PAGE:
Are dancers at the Urban School artists or athletes?

Dancers+in+the+Urban+Community+participate+in+various+types+of+dance+outside+of+school.

Illustration by Erika Gomi ('15)

Dancers in the Urban Community participate in various types of dance outside of school.

Olivia Mitchel, Staff Writer

How do we define an athlete? Most never question the athleticism behind common sports like basketball, soccer, or cross country. But dancers seem to be isolated in a realm of their own.

Since not all dancers pursue dance competitively, it can be difficult to label dance as a sport. Martin Austin(‘16), who is part of the Dance Jam at Oberlin Dance Collective (ODC) remarks, “a lot of competition dancing isn’t very artistic.”

For dancers like Austin, the experience is more focused around artistry, teamwork and personal physical improvement rather than competition. Dance seems to fit under both the categories of arts and sports.

“It’s so athletic and beautiful at the same time,” explained Cassia Harrison (‘16), a dancer at Dance Mission.

Regardless of whether a dancer competes or even performs, certain types of dance require a tremendous amount of stamina and an array of physical and mental skills in classes and training.

Joe Skiffer (Urban Athletic Director) and Kali Heys (Urban Assistant Athletic Director) recognize the athleticism of dance, and allow several Urban students, like myself, to receive Physical Activity (PA) credit for dance outside of school.

Most students who request PA credit for dance “are pretty involved in dancing,”said Skiffer. “It’s not just something they do as a hobby. It’s more of a passion.”

Many dancers consider dance a central aspect of their identity. They often begin taking classes at a young age and proceed to expose themselves to different styles of dance.

“Modern, jazz, Afro Peruvian, hip-hop, ribbon dancing … belly dance, hip-hop, zumba, (and) samba,” are some of the numerous genres of dance that Izzy Garcia (‘15) has experienced thus far.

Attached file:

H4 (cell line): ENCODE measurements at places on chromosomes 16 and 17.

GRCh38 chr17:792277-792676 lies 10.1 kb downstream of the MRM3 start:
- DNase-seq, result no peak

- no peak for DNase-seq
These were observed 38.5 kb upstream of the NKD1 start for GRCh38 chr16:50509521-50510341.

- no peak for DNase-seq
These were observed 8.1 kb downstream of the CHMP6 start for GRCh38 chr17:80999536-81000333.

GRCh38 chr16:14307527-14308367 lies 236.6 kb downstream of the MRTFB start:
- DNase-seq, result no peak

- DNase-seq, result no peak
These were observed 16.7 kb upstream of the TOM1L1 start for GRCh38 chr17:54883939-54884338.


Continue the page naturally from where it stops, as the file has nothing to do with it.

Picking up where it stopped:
The ability to alter the rhythm and movements of one’s body to fit various styles demonstrates the physical and athletic versatility required of a well-rounded dancer.

None of these Urban student dancers have played an additional sport in high school. “I’ve never really had an affinity for sports,” said Austin.

This is also partly due to the fact that dance can be a huge time commitment. “I go there everyday after school for like three and a half hours … it’s hard to balance with school but it’s really enjoyable,” explained Eleanor James (‘16), who dances with Austin at ODC.

In addition to the tremendous time commitment, dance provides a great deal of physical activity, requiring the dancer to engage their muscles and develop overall strength. “I know dance takes a huge amount of flexibility, strength and balance … and lots of discipline,” said Heys. Depending on the skill level, dance can be “as strenuous as any sport we may offer” at Urban, stated Skiffer.

Urban math teacher, Laura Hawkins, who has been taking hip-hop classes regularly for the past several years, said, “I definitely do it for fitness.” Hawkins, who has experience playing basketball, explains that at times, certain aspects of dance class remind her of basketball skills.

“Performances are essentially just like games,” added Garcia. Just as playing a team sport requires dedication and awareness of others, dancing in a group requires a similar type of collaboration.

Whether or not the athletic community settles on dance being an official sport, it can certainly be classified as both a physical activity and an artistic practice.